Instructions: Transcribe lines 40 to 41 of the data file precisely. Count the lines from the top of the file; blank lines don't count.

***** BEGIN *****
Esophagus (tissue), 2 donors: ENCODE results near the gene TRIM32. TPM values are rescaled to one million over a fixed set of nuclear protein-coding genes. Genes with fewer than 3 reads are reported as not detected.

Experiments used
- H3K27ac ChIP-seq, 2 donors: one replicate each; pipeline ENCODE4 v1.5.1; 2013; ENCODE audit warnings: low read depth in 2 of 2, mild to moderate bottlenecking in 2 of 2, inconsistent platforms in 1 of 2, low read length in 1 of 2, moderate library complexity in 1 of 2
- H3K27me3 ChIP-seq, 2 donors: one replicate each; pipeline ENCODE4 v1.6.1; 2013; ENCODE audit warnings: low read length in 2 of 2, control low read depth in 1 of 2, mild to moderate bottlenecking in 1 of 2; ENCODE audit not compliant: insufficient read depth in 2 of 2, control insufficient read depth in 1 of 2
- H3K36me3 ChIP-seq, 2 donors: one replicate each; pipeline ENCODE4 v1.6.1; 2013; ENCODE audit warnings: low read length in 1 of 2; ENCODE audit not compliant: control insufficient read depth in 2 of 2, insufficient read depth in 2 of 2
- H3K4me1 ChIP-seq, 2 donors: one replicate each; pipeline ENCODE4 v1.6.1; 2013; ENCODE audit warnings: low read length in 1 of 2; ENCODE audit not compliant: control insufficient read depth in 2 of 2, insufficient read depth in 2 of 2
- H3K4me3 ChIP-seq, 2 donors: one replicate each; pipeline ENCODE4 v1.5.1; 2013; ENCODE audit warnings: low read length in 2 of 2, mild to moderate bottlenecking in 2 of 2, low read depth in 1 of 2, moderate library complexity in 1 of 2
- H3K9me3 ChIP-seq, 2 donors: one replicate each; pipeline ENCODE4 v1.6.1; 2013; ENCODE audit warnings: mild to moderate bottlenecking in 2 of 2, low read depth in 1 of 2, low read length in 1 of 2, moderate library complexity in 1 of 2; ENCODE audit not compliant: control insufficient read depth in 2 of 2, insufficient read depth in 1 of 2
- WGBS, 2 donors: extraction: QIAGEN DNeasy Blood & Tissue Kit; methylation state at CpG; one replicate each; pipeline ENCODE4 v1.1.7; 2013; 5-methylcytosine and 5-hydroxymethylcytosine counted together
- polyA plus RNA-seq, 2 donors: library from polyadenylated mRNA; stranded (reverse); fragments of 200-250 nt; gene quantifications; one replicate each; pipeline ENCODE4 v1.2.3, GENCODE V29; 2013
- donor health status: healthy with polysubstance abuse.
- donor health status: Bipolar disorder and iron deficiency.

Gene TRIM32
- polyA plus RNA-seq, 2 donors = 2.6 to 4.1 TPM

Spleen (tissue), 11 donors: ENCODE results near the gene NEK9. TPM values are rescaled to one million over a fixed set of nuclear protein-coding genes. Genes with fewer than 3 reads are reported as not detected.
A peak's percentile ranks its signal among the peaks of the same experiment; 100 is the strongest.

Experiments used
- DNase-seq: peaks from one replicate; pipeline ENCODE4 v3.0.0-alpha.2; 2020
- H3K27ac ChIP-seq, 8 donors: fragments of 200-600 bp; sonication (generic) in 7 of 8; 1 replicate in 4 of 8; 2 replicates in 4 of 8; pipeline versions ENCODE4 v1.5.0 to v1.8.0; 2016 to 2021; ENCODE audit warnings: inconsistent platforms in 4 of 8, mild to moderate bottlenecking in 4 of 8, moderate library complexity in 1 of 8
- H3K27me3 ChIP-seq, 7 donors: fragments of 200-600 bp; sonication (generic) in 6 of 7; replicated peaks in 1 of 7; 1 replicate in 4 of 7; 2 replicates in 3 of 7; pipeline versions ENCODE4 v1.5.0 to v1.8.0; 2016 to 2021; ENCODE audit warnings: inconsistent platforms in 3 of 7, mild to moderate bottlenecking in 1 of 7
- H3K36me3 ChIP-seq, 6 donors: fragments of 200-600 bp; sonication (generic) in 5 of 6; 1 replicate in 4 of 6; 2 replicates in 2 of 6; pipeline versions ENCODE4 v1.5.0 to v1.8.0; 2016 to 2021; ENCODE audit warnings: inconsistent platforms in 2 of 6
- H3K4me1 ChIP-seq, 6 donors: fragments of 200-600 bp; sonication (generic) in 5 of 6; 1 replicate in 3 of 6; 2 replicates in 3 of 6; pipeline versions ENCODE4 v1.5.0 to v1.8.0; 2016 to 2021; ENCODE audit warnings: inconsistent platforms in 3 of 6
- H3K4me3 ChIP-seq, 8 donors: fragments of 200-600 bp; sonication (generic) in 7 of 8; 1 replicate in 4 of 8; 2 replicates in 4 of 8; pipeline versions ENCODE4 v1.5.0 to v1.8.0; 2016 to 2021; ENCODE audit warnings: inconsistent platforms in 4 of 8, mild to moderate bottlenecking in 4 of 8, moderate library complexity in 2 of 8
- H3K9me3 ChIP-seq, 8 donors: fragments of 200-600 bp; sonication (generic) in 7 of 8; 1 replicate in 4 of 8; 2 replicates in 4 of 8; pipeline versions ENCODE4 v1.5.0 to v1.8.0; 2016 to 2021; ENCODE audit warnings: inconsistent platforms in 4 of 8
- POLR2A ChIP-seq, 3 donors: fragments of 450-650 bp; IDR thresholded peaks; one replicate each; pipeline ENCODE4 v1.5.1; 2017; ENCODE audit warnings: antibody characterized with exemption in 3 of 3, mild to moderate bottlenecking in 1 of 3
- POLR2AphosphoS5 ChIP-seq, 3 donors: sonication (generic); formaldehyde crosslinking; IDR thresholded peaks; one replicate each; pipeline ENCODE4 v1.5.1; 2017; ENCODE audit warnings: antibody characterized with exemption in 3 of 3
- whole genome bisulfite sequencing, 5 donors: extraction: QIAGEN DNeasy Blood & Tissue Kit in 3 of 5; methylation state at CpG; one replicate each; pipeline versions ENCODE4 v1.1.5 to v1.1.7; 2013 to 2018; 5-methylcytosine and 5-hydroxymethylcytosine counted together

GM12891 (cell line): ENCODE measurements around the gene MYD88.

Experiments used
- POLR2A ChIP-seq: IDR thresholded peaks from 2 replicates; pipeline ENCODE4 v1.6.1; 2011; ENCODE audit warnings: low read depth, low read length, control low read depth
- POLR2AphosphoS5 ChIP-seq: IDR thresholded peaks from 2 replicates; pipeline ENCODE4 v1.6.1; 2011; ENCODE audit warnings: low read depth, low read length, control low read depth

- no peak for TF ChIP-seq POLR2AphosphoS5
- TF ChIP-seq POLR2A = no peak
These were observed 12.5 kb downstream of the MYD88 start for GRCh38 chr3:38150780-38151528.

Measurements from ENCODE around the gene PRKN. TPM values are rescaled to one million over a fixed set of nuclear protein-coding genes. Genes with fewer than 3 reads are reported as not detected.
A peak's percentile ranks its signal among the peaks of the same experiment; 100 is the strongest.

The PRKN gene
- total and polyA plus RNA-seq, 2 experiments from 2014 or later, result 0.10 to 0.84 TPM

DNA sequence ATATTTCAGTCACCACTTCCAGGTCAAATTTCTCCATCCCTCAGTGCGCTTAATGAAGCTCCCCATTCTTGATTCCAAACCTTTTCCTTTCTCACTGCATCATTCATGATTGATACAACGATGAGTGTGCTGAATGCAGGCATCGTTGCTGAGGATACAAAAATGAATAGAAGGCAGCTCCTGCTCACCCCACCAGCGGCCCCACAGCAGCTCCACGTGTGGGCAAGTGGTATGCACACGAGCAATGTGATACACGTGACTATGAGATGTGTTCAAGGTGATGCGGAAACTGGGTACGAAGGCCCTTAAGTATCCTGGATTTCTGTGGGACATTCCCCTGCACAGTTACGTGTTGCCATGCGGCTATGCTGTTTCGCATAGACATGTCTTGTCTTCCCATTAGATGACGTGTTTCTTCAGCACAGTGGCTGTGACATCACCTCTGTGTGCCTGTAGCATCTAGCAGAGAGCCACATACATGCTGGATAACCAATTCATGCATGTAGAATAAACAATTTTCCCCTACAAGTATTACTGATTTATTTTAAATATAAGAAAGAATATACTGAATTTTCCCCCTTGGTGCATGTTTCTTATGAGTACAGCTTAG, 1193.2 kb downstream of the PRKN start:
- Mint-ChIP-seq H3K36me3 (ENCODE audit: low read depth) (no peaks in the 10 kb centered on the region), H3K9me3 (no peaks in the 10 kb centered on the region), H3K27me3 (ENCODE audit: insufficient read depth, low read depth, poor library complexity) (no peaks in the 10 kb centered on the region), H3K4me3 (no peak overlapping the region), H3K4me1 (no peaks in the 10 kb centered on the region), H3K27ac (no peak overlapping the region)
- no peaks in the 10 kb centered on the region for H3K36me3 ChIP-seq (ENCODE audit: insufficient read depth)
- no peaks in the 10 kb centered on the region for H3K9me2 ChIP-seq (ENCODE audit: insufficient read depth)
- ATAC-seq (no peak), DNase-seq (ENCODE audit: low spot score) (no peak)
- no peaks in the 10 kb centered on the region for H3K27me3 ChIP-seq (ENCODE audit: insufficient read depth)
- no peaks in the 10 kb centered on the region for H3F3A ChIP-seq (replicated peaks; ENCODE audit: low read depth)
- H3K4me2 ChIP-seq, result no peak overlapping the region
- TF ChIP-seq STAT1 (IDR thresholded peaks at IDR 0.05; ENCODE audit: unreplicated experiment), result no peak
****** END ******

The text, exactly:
- Mint-ChIP-seq H3K36me3 (ENCODE audit: low read depth) (no peaks in the 10 kb centered on the region), H3K9me3 (no peaks in the 10 kb centered on the region), H3K27me3 (ENCODE audit: insufficient read depth, low read depth, poor library complexity) (no peaks in the 10 kb centered on the region), H3K4me3 (no peak overlapping the region), H3K4me1 (no peaks in the 10 kb centered on the region), H3K27ac (no peak overlapping the region)
- no peaks in the 10 kb centered on the region for H3K36me3 ChIP-seq (ENCODE audit: insufficient read depth)